CHAIRMAN: What about migrant populations? Have you heard of a group targeting a product to a particular group of migrants or people with a non-English-speaking background?

Mr Holloway : We have members that focus within particular ethnic areas, distributors and customers. For example, one of our members is very heavily committed to the Chinese community. That is just a market driver, there is nothing untoward and targeted.

CHAIR: Their products probably have information in Mandarin or the like.

Mr Holloway : The bulk of the dialogue, as I understand it, is in Asian languages.

CHAIR: So the language is not a hurdle there.

Mr Hoenig : No.

CHAIR: Thank you very much for taking the time to appear. I understand you have travelled here today and I appreciate you taking the time.

Mr Holloway : Thank you. Can I add one last thing. We have heard about widespread complaints and widespread problems. While it is acknowledged that there are issues and there are many people potentially out there who could be doing the wrong thing, the ACCC's own report provides that the problem is miniscule.

CHAIR: It certainly seems to be miniscule where there is strong self-regulation. I know you are here today as evidence of strong self-regulation.

Mr Hoenig : Even looking at the total number of sales or contacts that they estimate in the report at 1.3 million, they have identified roughly 895 complaints, if you look at page 74 and 75 of their own report. Even if you triple, quadruple, 10 times that number in terms of people who may be vulnerable and who may be affected, we are talking very small numbers.

CHAIR: Of known complaints.

Mr Hoenig : I understand that.

CHAIR: We have also had evidence today from the Victorian Ombudsman of that many in one quarter in one sector in Victoria.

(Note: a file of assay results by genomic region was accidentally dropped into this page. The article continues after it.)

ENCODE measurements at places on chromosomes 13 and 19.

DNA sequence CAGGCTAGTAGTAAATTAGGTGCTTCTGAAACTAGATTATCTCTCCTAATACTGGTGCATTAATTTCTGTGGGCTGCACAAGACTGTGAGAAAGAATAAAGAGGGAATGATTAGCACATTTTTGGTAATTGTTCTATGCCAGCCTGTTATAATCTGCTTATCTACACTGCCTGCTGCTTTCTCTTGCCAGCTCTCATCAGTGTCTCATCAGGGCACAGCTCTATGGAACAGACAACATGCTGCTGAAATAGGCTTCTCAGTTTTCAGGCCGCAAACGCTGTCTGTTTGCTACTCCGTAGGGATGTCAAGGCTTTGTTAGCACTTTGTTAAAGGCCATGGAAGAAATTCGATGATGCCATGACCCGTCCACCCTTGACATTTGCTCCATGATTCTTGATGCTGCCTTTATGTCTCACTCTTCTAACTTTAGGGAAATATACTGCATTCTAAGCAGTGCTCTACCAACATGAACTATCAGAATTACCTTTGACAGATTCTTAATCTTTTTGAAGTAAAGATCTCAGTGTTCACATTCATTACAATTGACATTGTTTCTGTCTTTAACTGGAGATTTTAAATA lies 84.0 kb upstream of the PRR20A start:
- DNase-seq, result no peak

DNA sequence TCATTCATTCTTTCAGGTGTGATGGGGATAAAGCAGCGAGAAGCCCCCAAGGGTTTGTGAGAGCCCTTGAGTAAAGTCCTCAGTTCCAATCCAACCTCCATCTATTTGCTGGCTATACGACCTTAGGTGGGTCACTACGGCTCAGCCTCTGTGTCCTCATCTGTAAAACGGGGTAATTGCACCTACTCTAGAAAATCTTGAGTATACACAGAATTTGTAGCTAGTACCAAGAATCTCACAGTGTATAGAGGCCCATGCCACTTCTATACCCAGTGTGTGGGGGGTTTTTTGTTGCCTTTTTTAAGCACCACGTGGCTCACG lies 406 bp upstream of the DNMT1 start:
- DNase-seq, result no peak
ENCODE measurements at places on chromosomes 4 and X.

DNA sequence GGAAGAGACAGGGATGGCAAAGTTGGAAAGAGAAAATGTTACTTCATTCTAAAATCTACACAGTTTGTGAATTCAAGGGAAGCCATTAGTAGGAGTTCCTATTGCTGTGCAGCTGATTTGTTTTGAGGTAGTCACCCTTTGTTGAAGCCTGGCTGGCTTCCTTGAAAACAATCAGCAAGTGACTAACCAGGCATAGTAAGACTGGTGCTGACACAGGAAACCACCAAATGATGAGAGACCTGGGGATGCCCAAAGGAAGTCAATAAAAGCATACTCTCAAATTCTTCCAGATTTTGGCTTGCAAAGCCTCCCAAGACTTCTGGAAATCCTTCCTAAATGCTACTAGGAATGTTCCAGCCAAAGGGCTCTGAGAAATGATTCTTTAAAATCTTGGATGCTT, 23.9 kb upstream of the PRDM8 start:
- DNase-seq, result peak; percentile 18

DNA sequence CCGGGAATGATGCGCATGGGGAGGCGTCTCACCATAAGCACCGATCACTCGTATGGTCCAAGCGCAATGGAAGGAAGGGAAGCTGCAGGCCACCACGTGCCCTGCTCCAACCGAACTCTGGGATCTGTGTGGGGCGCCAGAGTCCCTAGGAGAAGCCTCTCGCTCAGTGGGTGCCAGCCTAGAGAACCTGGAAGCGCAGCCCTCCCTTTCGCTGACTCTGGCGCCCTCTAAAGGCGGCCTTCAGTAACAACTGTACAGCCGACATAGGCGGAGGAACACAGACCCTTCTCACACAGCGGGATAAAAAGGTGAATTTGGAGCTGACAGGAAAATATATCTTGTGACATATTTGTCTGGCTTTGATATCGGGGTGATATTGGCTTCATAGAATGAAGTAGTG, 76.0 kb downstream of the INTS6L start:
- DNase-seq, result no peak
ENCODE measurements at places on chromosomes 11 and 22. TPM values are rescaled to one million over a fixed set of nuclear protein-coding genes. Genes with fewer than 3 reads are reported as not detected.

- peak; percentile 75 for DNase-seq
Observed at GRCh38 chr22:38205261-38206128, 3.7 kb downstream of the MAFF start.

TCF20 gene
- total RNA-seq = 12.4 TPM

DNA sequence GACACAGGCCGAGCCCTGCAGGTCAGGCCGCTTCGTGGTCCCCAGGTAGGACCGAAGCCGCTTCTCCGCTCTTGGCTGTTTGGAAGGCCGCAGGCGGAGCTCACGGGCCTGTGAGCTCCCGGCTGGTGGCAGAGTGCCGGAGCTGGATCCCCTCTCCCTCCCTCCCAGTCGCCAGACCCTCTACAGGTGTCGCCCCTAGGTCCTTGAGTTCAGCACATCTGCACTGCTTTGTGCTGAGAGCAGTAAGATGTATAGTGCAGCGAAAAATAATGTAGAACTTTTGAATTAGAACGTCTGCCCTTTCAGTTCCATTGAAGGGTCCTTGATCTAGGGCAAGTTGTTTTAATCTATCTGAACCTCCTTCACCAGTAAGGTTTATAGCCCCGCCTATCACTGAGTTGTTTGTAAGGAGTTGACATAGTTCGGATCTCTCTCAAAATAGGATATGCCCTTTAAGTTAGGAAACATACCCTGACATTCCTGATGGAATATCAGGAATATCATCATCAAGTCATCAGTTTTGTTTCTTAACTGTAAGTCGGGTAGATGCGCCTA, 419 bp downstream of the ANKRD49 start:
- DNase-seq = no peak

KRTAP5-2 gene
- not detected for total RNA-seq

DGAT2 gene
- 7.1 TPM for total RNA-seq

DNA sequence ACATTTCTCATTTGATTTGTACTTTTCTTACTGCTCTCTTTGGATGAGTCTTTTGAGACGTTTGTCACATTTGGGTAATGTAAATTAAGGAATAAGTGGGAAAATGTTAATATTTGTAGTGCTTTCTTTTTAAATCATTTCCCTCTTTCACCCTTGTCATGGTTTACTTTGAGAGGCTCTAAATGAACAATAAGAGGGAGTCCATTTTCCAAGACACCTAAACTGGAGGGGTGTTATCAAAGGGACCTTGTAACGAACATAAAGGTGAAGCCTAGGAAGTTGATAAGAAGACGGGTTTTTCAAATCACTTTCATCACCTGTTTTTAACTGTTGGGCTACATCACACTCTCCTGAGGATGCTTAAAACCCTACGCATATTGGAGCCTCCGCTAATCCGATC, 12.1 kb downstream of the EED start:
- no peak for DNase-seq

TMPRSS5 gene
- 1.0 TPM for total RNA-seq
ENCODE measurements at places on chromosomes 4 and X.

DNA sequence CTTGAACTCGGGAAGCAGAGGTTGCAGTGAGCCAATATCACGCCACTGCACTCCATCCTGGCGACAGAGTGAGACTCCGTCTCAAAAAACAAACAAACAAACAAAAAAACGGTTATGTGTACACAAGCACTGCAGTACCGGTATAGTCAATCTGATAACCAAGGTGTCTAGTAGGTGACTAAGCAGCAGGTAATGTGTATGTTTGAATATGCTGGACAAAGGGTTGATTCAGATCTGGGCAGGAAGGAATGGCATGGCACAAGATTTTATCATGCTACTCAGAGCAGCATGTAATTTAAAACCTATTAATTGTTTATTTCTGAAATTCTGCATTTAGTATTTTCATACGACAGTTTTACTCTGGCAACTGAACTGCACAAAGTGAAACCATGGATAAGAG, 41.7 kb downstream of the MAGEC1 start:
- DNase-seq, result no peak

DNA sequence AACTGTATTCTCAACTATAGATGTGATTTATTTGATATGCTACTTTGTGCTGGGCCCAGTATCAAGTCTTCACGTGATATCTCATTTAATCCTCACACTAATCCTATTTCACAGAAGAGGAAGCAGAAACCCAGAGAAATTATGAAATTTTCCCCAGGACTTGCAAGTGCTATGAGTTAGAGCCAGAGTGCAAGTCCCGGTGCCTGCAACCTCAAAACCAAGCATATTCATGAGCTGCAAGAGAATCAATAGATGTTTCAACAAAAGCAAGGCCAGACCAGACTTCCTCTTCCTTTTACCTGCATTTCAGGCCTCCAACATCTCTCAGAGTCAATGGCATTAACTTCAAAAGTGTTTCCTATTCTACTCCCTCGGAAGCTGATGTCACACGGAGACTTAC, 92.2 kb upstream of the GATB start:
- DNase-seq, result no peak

Mr Hoenig : I understand that, but what I am saying is that, if you separate energy or even if you include energy, we are still talking about very small numbers of not only complaints but of issues. Any of those are still a problem. I want to say that any of those to our industry if it is happening by our members or people who operate in a similar way is a problem. The way the ACCC quite rightly are doing their work is to educate and to enforce. We support that. But they are not calling for further legislation and neither do we.

CHAIR: The flipside of that argument is that if you are targeting the vulnerable, the people who cannot speak up, by its very nature they are not going to speak up to the ACCC. You have to have a fair understanding of consumer law to know how the ACCC operates. So it might not be on the mind of everyone in Woorabinda to go and track down the ACCC and make a complaint.

Mr Hoenig : My issue is that this register will not make that happen either. If you are a scam artist and you are looking to target vulnerable consumers, you are hardly likely to be checking a government register to check whether someone is on there or not.

CHAIR: You have my point earlier about the 99. The rogue is not going to be worried by this Do Not Knock register.

Mr Hoenig : That is the issue. The only people affected by this are going to be the people who are looking to stick to the current laws and looking to do the right thing, not the people who are not looking to do the right thing and not going to be worried by this at all. It is not to go near them.

CHAIR: They will strike and move on and be gone.

Mr Hoenig : So this will be completely ineffective, their proposal.

Mr Holloway : Can I make one last point. The claim that the register will not have any financial impact is just plain wrong. We just looked at some figures of ACMA. In June 2009 ACMA estimated the direct cost of operating the Do Not Call register over four years was over $10 million and with costs increasing it estimated the need to cost-recover $2.8 million in 2010-11. This did not include further expenditure of $4.7 million from 2009-2010 to 2012-13 to widen the scope of the register. So to suggest no financial impact is wrong. That is a financial impact to the operation of the register but the financial impact on those that have to comply, those that have to watch lists and everything, is going to be extraordinary. There is no financial analysis of that been done.

CHAIR: According to Mr Hoenig's evidence, the one per cent of rogues will not be paying the money anyway.

Mr Holloway : Precisely.

Resolved (on motion by Ms Moylan):

That the committee authorises publication of the proof transcript of evidence given before it at the public hearing today, including publication on the parliamentary electronic database.

Committee adjourned at 17:36